European architect, French reformer | International

When a president disappears, it is an entire era and a country that lie on the autopsy table. Valéry Giscard d’Estaing died on Wednesday at his rural residence in Authon, in central France, from covid-19. He was 94 years old. And in France politicians and commentators set out to analyze the legacy of one of the most unpopular former presidents, a man whom very few already claimed, but who left a mark that continues to explain the France and Europe of 2020.

The death of who, between 1974 and 1981, was the first liberal president of the Fifth Republic, and the youngest at the time, coincides with the mandate of another president who conquered young power and with a reformist and liberal program. Giscard, who was left halfway through his renovations and left the Elysee palace amid boos, is a mirror, not always comfortable, for Emmanuel Macron. “If our society was modernized and opened, if our lives are freer, it is thanks to his courage as well,” the current president said Thursday in a televised message to the nation.

The other part of the Giscardian heritage is the European Union. And here, yes, the balance is clearer as a precursor, together with German Chancellor Helmut Schmidt, of the single currency and the current EU.

For some, Giscard had long been a political corpse. “I wonder if we are exaggerating with the funeral of François Mitterrand,” he said in 1996, when the socialist president, André Santini, a politician who had belonged to the center-right party that Giscard founded, died. Santini added wickedly: “I don’t remember we did so much with Giscard.” Who was it all had become irrelevant. Exactly from the day in 1981 that the socialist Mitterrand defeated him and he became a single seven-year president.

His aura of modernity – he looked at himself in the mirror of John F. Kennedy, of whom he kept in his office a portrait next to him when he was Minister of Finance with General Charles de Gaulle – had evaporated into the haughty air of an aristocratic and distant leader, involved in grotesque scandals such as that of the diamonds that the Central African dictator Jean-Bédel Bokassa gave him. Its reformist momentum was crushed by the oil shocks and the end of postwar prosperity.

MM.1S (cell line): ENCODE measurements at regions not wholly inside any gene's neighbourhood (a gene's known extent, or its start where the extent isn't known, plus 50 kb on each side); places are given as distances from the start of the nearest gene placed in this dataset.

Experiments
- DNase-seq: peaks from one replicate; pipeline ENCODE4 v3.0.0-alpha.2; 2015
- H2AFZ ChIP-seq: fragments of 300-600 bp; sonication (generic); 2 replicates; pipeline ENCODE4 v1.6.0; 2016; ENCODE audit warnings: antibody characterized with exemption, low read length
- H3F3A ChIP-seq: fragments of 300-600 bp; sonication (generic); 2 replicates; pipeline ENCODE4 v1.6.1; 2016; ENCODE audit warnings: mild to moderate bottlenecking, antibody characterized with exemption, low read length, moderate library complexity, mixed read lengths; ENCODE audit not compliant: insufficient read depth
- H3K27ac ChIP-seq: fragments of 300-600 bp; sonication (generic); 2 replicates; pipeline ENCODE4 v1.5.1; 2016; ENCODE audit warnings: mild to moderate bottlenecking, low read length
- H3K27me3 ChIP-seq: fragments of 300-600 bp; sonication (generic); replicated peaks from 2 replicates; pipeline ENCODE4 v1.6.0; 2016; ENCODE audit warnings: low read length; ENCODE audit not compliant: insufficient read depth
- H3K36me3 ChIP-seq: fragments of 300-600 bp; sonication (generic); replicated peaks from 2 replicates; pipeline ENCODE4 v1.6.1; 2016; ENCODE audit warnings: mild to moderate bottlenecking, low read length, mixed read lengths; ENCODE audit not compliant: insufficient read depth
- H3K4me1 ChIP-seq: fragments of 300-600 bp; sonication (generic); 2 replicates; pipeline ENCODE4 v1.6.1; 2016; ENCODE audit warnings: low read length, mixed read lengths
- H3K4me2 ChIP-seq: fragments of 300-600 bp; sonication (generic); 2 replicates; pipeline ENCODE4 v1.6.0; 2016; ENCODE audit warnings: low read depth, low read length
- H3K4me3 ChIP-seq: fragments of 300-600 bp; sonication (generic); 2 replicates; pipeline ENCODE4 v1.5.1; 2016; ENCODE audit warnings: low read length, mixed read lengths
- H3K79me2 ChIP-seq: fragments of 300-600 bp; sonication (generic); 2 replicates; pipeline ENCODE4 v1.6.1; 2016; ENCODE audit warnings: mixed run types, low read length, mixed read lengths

Now France turns its gaze to the Giscard years and sees other things, like that 1974 campaign in which, after the eternal years of De Gaulle and the epilogue of his successor, Georges Pompidou, a young man emerged. At 48, Giscard was one of the stagnant politicians of that time. I would break out with new ideas. He embodied a liberal right that, in France, was an anomaly. In power, he appointed Simone Veil, magistrate and survivor of Auschwitz, as Minister of Health. Veil defended the law decriminalizing abortion, Giscard’s most significant achievement in French politics. The refusal to abolish the death penalty – it was Mitterrand who abolished it in 1981 – demonstrated the limits of the liberalizing project.

Giscard’s legacy has been more applauded in Europe than in France. He established a unique complicity with the Social Democratic Chancellor Schmidt. In his memoirs, Power and Life, he recalls an emotional episode when, during a trip to Germany, Schmidt confessed a family secret that only his wife and one collaborator knew: “I have decided to tell you something (…). My father is Jewish ”. Trust helped build the embryo of what would be the euro decades later. The Franco-German engine rarely performed as well as it did then. In the Spain of the transition, he left many misunderstandings and a long list of those aggrieved by the blockades that he imposed during the accession negotiations to the European Community.

The last to enter

His European career was prolonged after leaving the Elysee, and he had one last bittersweet act: the presidency of the Convention which in 2002 and 2003 drew up a Constitution for the EU. Former Spanish Minister Íñigo Méndez de Vigo, who as an MEP worked hand in hand with Giscard in the presidium of the Convention, remembers a man who took himself and the work he had entrusted to him very seriously. The subjects he studied thoroughly; rituals were important. At meetings, he was always the last to enter, as befitted his rank. “He has been criticized for haughtiness, a certain remoteness, a bombast, but he managed to convey this to the conventional. He would tell them: ‘Someday you will have a statue in your town in your name!’ I played with it, and it was fine. He was telling them: ‘They will be decisive,’ Méndez de Vigo says by phone. “The model for him was the Philadelphia convention [donde se aprobó la Constitución de EE UU], where one was Washington, another Madison, another Hamilton, another Adams ”.

The European Constitution was not approved, among other reasons for the rejection of France in a referendum, but much of the work ended up integrated into European treaties. As had happened before, his ambitions were left half. “If you fail, let him at least fail by trying great things,” says a phrase by US President Teddy Roosevelt that opens Giscard’s memoirs, “So that your place is never among the cold and timid souls who know neither victory nor defeat”.